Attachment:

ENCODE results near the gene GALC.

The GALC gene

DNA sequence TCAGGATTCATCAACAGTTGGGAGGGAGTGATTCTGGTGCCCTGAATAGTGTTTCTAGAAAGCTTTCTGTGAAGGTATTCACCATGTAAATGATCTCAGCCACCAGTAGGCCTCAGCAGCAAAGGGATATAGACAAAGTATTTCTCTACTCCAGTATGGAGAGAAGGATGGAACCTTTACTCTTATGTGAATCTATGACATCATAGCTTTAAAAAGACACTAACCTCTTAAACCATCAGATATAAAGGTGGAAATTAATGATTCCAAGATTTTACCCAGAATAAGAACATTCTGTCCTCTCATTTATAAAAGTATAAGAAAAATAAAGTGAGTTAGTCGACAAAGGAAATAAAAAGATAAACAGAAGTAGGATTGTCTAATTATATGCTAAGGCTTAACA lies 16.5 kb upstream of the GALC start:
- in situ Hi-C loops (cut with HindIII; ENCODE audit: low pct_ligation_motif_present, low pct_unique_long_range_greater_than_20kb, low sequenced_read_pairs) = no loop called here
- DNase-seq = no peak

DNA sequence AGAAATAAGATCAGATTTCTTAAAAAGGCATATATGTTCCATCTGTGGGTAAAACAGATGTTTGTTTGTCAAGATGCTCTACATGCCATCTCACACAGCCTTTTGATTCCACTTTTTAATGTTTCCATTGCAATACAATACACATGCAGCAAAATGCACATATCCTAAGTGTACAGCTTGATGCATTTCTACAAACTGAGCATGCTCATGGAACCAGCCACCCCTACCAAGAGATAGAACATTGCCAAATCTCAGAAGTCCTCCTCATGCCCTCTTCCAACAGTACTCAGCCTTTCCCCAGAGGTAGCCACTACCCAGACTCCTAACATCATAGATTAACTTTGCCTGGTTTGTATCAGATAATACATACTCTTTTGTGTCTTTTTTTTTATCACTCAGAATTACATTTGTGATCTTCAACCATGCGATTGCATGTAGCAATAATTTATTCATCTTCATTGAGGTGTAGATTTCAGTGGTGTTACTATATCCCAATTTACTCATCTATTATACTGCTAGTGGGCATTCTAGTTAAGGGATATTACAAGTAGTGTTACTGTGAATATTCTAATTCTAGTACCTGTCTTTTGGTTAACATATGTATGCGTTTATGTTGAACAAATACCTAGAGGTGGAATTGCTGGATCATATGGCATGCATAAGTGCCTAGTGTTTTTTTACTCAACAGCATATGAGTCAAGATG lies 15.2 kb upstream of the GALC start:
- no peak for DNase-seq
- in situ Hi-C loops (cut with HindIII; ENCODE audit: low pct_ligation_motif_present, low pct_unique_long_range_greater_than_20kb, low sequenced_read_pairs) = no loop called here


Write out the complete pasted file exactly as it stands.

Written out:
ENCODE results near the gene GALC.

The GALC gene

DNA sequence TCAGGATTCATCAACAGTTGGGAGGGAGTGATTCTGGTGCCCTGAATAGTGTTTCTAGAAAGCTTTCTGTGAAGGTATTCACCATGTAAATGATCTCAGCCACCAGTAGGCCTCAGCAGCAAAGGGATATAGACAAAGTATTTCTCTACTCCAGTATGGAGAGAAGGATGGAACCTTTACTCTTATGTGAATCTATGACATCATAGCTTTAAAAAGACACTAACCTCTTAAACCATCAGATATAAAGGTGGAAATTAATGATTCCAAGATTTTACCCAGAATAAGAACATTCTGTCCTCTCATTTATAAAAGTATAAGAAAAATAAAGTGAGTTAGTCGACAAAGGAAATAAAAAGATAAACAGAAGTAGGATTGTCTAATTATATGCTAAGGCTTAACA lies 16.5 kb upstream of the GALC start:
- in situ Hi-C loops (cut with HindIII; ENCODE audit: low pct_ligation_motif_present, low pct_unique_long_range_greater_than_20kb, low sequenced_read_pairs) = no loop called here
- DNase-seq = no peak

DNA sequence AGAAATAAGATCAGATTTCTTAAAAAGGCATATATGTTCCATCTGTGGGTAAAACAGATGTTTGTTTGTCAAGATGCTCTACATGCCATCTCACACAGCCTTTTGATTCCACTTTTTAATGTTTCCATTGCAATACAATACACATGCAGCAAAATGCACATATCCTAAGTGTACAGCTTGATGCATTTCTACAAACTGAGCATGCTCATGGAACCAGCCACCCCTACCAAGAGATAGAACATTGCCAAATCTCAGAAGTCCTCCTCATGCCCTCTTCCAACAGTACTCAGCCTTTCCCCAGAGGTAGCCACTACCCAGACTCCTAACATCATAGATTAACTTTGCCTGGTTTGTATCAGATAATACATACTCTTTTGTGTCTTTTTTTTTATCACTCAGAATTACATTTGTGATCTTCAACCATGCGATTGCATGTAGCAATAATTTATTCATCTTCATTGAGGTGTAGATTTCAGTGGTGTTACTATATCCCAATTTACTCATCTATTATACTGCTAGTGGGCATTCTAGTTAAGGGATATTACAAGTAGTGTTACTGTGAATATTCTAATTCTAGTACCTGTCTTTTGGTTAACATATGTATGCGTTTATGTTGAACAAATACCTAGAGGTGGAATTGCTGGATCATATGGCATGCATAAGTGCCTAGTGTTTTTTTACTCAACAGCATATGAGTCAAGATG lies 15.2 kb upstream of the GALC start:
- no peak for DNase-seq
- in situ Hi-C loops (cut with HindIII; ENCODE audit: low pct_ligation_motif_present, low pct_unique_long_range_greater_than_20kb, low sequenced_read_pairs) = no loop called here